OTTAWA – Justin Trudeau says he expects the Huawei executive Canada arrested last month will mount a defence to avoid being extradited to the United States but would not say whether he thinks she has a good case.
The prime minister appeared to be sidestepping remarks by his envoy to China that there are strong legal arguments Huawei executive Meng Wanzhou can make to help her avoid extradition to the United States.
“We have always highlighted that Canada is a country of the rule of law, and we will make sure that the rule of law is properly and fully followed. That of course includes the opportunity for her to mount a strong defence,” Trudeau told reporters in Saskatchewan.
“The strength of our justice system is people get to mount their own defence. I know she will do that.”
On Tuesday, John McCallum, Canada’s ambassador to China, told Chinese reporters in the Toronto area there were several arguments Meng’s legal team can make in her defence.
She was arrested Dec. 1 by Canadian authorities in Vancouver at the behest of U.S. authorities, who have alleged she used a Huawei subsidiary to evade sanctions against Iran.
He was speaking to Chinese reporters Tuesday in the Toronto area, and listed several arguments Meng’s legal team can make in her defence.
Meng’s arrest has put Canada in a deeply uncomfortable position between two sparring superpowers, which are also its two largest trading partners. As a result, the Canada-China relationship has deteriorated in recent weeks and Beijing has warned Ottawa of serious consequences unless she is released.
McCallum said her lawyer could argue that there has been possible political involvement following recent comments by U.S. President Donald Trump. Last month, Trump raised questions about the basis of the extradition request by musing in an interview with Reuters about intervening in Meng’s case if it would help him strike a trade deal with China.
McCallum also said she can argue against the extra-territorial aspect to her case and the fact the fraud allegations against Meng are related to Iran sanctions, which Canada did not sign onto.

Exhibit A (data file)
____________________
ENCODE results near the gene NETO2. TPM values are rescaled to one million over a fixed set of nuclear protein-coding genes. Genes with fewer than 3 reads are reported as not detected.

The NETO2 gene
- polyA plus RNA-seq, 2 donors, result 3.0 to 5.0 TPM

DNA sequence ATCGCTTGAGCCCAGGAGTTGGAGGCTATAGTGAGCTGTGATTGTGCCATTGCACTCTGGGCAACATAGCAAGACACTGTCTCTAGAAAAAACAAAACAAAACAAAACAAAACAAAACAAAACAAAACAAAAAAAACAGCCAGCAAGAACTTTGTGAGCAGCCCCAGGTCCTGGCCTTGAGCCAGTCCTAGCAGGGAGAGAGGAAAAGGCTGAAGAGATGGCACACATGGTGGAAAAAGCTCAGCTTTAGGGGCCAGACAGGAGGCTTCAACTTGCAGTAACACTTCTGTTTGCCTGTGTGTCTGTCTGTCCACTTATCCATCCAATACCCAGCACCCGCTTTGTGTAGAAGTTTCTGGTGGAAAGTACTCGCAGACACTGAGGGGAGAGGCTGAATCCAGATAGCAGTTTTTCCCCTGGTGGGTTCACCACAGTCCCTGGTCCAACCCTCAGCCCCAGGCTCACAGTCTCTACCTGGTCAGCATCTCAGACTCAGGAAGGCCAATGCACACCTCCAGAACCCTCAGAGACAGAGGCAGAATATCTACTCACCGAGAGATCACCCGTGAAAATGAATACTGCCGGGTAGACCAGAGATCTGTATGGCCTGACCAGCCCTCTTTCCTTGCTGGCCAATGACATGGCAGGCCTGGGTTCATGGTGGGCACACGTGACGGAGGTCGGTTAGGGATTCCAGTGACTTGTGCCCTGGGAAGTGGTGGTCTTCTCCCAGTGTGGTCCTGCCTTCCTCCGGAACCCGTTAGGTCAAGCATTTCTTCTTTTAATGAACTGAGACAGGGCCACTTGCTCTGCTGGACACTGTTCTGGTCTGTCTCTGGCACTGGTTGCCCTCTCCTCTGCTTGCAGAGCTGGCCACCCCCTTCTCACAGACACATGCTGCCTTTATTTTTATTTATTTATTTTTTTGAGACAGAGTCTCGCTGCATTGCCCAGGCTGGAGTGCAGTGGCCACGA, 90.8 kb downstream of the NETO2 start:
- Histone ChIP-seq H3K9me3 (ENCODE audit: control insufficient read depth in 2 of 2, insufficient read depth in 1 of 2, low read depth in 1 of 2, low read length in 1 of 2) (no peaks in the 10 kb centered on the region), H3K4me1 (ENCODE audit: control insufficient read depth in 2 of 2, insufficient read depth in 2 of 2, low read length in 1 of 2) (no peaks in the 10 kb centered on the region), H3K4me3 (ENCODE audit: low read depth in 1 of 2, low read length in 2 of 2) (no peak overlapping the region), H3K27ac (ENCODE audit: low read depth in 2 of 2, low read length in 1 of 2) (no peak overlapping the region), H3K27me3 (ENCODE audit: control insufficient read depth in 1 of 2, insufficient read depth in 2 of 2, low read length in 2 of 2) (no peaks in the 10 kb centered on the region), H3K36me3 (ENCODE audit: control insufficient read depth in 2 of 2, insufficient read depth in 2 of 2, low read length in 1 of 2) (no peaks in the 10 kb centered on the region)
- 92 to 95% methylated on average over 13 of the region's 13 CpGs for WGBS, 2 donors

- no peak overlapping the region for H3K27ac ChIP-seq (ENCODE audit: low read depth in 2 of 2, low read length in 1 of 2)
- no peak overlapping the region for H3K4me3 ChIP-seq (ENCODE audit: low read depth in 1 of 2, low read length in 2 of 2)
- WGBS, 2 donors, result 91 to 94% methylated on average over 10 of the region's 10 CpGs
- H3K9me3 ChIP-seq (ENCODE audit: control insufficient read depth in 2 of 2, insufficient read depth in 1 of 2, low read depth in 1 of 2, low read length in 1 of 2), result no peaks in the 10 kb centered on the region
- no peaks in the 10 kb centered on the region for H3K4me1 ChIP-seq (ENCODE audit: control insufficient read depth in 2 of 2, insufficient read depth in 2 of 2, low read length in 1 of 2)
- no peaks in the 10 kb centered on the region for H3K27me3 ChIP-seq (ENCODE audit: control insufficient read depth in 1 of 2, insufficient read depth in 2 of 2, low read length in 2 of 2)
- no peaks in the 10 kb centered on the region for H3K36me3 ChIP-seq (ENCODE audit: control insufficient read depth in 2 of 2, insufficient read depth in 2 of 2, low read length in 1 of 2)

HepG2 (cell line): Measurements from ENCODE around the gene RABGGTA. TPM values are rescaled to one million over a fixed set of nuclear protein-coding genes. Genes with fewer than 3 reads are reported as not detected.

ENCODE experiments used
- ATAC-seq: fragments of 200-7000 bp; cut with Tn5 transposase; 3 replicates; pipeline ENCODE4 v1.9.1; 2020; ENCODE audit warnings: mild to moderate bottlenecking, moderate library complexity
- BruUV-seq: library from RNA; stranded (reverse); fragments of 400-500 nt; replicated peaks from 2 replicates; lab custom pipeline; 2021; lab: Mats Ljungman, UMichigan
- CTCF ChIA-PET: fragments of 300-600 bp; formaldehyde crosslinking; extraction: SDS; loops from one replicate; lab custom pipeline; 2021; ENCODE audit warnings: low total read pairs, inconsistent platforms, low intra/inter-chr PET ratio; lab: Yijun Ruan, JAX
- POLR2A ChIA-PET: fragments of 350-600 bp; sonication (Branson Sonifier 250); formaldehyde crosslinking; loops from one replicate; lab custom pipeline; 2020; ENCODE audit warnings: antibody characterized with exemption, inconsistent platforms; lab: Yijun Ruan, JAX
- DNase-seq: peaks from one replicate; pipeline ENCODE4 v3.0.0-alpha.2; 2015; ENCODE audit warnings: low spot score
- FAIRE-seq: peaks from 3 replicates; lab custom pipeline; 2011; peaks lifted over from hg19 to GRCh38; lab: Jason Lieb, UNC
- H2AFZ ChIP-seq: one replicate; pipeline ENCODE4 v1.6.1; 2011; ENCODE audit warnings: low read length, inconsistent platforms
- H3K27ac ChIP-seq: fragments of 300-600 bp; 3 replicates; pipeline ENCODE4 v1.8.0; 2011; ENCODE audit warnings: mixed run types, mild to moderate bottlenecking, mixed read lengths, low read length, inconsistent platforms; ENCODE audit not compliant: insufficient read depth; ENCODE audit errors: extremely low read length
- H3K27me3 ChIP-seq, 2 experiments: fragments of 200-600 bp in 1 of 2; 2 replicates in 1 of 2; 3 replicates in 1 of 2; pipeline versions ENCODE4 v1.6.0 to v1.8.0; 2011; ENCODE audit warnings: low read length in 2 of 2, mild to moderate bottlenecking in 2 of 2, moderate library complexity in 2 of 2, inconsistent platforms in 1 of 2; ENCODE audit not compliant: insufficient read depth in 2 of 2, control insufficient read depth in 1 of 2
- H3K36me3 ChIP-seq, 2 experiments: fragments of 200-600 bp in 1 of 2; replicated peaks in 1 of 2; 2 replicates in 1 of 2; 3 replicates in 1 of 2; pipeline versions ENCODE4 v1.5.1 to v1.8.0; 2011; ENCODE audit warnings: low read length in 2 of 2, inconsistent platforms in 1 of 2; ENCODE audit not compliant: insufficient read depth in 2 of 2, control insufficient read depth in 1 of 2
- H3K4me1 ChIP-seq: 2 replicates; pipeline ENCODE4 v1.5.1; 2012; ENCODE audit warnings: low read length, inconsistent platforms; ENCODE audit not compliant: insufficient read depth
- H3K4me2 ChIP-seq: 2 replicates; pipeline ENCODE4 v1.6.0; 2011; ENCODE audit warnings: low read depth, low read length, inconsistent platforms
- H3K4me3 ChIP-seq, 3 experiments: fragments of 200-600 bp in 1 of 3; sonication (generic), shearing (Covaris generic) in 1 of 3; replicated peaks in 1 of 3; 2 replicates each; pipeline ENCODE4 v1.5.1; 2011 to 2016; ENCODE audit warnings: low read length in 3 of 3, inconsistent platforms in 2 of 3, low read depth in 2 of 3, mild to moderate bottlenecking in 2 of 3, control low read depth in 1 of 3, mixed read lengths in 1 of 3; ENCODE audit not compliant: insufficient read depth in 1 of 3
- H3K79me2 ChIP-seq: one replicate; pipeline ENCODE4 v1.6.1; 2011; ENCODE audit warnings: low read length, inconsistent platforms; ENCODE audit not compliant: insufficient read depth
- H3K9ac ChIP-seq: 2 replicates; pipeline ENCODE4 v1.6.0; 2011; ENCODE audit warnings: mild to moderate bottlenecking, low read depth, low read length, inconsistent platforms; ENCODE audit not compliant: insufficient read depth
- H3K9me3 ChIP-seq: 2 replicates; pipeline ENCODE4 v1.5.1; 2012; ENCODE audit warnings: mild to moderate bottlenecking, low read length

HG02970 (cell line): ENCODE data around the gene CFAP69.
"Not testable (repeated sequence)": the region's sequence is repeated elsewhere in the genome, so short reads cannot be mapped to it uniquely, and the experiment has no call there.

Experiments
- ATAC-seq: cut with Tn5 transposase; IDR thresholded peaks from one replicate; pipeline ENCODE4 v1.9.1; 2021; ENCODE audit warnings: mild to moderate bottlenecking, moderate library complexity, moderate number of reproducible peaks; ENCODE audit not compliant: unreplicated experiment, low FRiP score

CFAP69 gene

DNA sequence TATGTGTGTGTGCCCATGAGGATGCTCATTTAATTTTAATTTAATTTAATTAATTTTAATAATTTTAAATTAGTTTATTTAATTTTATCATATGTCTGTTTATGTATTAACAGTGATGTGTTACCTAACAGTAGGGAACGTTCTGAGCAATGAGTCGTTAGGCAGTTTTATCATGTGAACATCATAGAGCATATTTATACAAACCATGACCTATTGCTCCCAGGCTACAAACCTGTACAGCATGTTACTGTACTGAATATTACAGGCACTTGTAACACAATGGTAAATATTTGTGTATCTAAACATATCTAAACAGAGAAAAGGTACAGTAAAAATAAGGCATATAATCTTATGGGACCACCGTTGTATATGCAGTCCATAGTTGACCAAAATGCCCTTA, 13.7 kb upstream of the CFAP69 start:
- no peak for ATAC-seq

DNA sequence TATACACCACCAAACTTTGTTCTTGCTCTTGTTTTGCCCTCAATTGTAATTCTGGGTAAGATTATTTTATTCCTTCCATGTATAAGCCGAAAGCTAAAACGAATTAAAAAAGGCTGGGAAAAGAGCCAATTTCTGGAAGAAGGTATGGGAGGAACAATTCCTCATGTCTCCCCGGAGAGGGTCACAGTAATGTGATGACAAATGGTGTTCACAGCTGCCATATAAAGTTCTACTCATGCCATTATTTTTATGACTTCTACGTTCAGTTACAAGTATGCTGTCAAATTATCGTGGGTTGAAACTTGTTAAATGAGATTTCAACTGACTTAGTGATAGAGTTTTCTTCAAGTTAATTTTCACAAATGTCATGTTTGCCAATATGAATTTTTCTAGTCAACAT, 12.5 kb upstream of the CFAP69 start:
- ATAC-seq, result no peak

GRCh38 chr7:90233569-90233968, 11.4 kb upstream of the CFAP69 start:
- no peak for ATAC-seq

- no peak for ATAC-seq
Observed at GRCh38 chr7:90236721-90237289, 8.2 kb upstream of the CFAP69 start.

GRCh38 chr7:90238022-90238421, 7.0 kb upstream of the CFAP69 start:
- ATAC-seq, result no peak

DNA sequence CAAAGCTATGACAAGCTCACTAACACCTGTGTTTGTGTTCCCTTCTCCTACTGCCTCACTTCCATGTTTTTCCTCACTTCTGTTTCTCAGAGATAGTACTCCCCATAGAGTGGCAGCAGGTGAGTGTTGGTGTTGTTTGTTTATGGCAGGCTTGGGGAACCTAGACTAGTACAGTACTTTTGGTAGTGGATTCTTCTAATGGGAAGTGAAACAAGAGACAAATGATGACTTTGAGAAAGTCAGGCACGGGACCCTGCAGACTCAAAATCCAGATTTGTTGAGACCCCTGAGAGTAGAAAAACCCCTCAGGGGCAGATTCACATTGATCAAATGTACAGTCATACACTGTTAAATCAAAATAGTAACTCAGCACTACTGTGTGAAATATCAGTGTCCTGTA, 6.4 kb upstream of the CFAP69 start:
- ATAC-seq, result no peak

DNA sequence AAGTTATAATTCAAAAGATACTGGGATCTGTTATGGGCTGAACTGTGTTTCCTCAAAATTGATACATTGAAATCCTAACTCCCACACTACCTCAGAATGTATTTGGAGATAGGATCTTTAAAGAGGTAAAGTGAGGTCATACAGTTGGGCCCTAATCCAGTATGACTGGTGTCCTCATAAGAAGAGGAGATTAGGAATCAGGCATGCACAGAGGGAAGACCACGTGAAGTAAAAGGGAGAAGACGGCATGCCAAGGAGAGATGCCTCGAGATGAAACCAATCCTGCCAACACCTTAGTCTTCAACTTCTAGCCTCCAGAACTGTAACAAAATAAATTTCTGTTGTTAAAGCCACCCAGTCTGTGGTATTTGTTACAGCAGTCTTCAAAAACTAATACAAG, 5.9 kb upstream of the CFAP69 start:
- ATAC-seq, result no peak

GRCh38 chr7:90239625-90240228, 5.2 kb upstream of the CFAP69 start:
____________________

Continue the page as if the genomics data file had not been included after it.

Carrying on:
“I think she has some strong arguments that she can make before a judge,” McCallum said during his opening remarks to reporters.
In the days that followed Meng’s arrest, China detained two Canadians. Michael Kovrig, a Canadian diplomat on leave, and Michael Spavor, an entrepreneur, on allegations of engaging in activities that have endangered China’s national security. They remain in Chinese custody.
China also sentenced another Canadian, Robert Lloyd Schellenberg, to death in a sudden retrial of his drug-smuggling case. He was originally sentenced in 2016 to a 15-year term, but the court delivered the new sentence last week after reconsidering his case.
Western analysts believe the arrests and the death sentence are part of an attempt by Beijing to pressure Canada into releasing Meng.
The Chinese government has insisted Meng has done nothing wrong — and has pointed out that she hasn’t broken any Canadian laws.
McCallum, who used the opportunity to speak with Chinese journalists to explain how Canada’s extradition law works, also said he was aware the Meng case had personally upset Chinese President Xi Jinping.
“I do know that President Xi Jinping was very angry about this and so others in the Chinese government have taken the lead from him, and I don’t know exactly why,” McCallum said.
“Maybe it’s because Huawei is a national flagship company of China. It’s not just any company, it’s a special Chinese company. So, maybe that is why he is so angry.”